Environmental Protection Consolidated Grants-Program Support
Published on AidPage by IDILOGIC
on Jun 24, 2005
Purpose of this program:
The consolidated program support grant is an alternative assistance delivery mechanism which allows a State or local agency responsible for continuing pollution control programs to develop an integrated approach to pollution control. An agency eligible for assistance for two or more pollution control programs may consolidate its assistance requests into a single application and receive a single consolidated award in an effort to reduce administrative and application costs. The consolidated grants program does not represent funding in addition to grants provided under individual authorities, but merely represents the amount of consolidation taking place within the Agency's total grant appropriations.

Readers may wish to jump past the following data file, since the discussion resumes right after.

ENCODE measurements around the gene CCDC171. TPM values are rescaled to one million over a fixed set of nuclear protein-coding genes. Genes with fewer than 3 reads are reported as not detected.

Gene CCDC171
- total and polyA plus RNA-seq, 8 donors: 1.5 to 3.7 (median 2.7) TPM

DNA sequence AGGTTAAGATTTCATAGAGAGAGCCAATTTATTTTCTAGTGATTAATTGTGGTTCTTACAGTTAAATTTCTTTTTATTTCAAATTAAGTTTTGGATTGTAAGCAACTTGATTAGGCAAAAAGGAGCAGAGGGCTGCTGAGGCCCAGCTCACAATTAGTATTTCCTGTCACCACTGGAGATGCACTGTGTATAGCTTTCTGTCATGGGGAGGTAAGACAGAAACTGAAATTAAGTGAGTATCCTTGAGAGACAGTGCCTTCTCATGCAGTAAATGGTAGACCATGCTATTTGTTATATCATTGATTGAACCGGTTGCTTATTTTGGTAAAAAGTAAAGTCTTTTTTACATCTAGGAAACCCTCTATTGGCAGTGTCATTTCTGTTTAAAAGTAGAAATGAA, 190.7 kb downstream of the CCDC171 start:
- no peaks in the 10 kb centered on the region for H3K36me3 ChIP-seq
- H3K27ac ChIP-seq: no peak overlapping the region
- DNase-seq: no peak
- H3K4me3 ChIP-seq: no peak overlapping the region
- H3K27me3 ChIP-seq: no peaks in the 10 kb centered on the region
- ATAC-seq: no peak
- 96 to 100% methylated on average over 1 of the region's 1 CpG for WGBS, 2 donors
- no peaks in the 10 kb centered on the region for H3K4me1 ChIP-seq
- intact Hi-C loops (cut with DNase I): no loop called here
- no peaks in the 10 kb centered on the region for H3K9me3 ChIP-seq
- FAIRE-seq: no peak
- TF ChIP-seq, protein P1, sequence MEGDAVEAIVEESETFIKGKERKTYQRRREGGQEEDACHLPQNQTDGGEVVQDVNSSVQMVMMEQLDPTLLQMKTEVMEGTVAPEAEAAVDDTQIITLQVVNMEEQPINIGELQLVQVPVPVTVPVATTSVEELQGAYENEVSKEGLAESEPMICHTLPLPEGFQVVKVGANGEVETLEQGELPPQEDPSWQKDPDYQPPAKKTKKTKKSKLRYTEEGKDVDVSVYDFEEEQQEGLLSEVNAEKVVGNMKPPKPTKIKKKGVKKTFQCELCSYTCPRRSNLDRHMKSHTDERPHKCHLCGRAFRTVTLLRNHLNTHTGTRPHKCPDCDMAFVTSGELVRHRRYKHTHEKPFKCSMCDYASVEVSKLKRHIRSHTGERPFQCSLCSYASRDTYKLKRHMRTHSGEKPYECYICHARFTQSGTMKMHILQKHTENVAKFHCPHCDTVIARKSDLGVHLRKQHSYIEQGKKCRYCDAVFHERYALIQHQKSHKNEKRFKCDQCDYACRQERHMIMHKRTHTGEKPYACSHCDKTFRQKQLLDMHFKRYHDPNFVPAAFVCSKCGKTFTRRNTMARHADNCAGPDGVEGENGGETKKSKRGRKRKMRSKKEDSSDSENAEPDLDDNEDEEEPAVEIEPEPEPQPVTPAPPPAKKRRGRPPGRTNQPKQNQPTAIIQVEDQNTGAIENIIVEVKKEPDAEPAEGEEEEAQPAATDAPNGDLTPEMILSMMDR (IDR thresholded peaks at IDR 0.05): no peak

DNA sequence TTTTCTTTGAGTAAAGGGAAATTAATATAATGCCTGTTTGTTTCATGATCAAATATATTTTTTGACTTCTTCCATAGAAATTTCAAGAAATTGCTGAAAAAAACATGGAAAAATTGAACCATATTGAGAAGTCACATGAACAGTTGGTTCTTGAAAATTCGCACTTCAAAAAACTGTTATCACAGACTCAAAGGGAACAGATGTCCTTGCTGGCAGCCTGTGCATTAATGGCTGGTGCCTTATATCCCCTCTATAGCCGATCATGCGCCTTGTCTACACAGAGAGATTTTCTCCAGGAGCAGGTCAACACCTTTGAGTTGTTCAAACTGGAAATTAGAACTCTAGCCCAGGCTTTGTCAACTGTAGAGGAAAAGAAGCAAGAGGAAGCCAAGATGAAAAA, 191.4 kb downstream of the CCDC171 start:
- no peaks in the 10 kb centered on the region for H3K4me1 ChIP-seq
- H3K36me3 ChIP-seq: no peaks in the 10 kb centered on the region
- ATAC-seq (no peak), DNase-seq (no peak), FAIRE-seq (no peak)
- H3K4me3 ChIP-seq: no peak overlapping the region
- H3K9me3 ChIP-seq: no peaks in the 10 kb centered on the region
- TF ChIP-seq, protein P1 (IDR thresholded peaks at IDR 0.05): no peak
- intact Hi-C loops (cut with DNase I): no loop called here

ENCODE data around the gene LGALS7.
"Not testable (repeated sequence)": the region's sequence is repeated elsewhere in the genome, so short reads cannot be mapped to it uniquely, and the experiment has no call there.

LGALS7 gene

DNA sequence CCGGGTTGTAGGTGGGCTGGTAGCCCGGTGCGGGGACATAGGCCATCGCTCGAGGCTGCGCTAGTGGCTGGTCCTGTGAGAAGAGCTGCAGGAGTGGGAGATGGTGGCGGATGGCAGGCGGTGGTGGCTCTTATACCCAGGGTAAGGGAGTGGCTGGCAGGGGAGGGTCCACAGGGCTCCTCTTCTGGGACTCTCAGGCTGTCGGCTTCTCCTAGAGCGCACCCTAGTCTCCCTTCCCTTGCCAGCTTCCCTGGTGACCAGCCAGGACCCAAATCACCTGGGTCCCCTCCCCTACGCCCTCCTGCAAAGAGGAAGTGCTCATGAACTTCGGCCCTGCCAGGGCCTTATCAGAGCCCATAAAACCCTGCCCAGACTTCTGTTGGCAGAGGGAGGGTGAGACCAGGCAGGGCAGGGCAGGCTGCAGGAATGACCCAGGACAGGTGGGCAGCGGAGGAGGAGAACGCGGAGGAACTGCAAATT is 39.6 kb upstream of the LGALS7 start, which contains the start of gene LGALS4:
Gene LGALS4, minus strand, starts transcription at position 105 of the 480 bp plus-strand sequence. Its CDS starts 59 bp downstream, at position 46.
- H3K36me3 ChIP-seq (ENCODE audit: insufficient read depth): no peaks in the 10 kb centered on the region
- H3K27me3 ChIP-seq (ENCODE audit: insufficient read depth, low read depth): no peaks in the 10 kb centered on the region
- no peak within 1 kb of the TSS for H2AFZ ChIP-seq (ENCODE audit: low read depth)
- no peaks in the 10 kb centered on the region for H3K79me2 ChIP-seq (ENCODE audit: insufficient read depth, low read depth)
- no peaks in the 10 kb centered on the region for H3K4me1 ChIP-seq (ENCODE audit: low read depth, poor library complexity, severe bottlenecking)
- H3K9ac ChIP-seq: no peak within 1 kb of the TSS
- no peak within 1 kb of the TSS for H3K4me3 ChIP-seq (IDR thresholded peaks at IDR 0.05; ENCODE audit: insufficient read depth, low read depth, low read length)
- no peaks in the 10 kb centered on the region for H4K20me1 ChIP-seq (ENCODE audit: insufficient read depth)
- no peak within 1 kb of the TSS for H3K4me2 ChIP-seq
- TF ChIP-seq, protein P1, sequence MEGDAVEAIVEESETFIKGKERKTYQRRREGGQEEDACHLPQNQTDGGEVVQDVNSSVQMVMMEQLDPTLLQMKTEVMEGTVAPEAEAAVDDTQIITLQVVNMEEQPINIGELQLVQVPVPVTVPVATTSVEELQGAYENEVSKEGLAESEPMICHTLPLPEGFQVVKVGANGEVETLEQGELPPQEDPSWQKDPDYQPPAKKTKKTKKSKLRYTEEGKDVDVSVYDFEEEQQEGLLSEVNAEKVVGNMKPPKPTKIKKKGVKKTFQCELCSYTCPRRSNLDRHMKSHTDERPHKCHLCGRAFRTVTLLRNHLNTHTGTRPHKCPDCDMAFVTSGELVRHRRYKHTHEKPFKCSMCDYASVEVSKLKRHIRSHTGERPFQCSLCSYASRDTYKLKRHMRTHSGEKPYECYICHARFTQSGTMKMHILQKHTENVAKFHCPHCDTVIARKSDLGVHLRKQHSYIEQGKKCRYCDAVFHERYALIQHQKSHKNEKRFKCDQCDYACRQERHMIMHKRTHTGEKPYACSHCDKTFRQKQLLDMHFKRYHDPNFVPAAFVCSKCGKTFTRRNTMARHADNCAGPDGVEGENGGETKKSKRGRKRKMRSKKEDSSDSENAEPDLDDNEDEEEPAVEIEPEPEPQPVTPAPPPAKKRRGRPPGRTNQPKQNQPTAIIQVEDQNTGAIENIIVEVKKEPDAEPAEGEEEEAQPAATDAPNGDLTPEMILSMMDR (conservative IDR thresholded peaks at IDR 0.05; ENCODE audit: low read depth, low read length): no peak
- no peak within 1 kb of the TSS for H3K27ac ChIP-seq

Possible uses and use restrictions...
The following pollution control programs are eligible for consolidation: 66.001, Air Pollution Control Program Support; 66.419, Water Pollution Control_State and Interstate Program Support; 66.432, State Public Water System Supervision; 66.433, State Underground Water Source Protection; 66.454, Water Quality Management Planning; 66.700, Pesticides Enforcement Program; 66.801, Hazardous Waste Management State Program Support.
Who is eligible to apply...
Any State or local agency eligible to receive and administer funds for more than one pollution control program. For certain competitive funding opportunities, the Agency may limit eligibility to a particular subset of eligible applicants consistent with the Agency's competition policy.
Costs will be determined in accordance with OMB Circular No. A-87 for State and local governments.
Note:This is a brief description of the credentials or documentation required prior to, or along with, an application for assistance.
About this section: